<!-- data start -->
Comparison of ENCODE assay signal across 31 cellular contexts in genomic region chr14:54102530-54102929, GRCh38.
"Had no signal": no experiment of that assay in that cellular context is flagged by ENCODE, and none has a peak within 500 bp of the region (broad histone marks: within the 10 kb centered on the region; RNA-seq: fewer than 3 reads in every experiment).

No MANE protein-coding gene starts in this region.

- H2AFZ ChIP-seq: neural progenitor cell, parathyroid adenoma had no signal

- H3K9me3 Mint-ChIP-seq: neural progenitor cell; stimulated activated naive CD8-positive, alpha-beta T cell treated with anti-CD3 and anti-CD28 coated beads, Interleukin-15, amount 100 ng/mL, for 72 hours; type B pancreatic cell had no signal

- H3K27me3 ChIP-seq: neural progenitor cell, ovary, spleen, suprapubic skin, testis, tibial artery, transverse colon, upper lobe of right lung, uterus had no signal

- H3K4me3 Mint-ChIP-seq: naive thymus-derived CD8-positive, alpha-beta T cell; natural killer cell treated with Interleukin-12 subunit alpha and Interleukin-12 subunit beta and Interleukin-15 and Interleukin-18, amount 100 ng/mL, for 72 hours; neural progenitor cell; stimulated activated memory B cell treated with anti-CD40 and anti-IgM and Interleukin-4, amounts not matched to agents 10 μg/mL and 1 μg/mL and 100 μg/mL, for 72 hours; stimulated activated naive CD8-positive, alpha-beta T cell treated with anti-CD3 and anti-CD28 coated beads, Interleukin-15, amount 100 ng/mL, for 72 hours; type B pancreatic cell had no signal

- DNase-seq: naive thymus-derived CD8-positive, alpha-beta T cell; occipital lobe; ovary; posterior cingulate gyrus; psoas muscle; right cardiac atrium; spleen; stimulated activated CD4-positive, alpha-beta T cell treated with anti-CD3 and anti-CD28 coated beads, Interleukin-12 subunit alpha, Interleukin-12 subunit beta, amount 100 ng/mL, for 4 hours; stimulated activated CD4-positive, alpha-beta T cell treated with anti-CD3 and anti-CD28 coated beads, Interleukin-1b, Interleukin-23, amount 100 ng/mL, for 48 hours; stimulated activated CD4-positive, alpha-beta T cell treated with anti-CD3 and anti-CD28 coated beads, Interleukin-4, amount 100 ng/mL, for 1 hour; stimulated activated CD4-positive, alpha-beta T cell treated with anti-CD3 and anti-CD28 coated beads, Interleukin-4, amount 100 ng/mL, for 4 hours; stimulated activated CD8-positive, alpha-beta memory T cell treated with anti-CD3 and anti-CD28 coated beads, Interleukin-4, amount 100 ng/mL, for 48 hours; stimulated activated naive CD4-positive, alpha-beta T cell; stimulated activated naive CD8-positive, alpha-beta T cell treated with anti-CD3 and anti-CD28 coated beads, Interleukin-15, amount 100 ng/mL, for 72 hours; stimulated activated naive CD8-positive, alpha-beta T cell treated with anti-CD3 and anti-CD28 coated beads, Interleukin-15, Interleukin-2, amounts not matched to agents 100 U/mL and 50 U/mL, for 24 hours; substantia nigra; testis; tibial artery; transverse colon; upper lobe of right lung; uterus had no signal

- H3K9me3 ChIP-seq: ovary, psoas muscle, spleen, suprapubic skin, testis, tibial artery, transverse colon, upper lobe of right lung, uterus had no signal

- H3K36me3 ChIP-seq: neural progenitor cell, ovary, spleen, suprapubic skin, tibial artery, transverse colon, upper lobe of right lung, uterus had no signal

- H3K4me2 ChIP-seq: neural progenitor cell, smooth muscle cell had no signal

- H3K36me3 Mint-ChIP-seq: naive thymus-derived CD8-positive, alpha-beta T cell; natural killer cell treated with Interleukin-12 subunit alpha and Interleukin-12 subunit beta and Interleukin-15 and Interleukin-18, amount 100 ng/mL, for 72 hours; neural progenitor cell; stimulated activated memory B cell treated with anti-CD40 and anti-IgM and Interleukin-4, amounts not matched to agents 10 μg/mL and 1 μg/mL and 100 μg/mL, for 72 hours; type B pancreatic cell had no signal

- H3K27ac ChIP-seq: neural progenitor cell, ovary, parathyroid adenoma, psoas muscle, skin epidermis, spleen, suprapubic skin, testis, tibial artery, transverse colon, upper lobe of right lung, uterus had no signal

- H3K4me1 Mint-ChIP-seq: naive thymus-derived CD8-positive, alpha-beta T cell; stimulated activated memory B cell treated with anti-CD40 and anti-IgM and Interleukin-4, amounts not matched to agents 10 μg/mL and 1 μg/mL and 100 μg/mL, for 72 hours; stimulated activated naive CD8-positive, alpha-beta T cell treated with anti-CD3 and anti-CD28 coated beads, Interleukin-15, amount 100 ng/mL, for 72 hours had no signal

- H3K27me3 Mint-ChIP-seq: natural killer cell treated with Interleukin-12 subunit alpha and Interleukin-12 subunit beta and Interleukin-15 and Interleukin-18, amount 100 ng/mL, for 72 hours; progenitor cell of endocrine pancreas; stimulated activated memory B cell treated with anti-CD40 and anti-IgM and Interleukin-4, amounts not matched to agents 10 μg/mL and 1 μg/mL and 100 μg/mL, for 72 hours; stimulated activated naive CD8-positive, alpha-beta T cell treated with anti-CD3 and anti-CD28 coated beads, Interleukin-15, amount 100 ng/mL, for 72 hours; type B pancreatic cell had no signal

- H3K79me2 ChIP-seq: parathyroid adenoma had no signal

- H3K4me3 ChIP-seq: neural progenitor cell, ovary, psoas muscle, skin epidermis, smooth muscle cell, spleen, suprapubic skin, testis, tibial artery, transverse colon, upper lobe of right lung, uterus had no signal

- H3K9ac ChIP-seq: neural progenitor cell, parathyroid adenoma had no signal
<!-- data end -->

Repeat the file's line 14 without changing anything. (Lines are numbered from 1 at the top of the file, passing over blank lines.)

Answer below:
- H3K4me1 Mint-ChIP-seq: naive thymus-derived CD8-positive, alpha-beta T cell; stimulated activated memory B cell treated with anti-CD40 and anti-IgM and Interleukin-4, amounts not matched to agents 10 μg/mL and 1 μg/mL and 100 μg/mL, for 72 hours; stimulated activated naive CD8-positive, alpha-beta T cell treated with anti-CD3 and anti-CD28 coated beads, Interleukin-15, amount 100 ng/mL, for 72 hours had no signal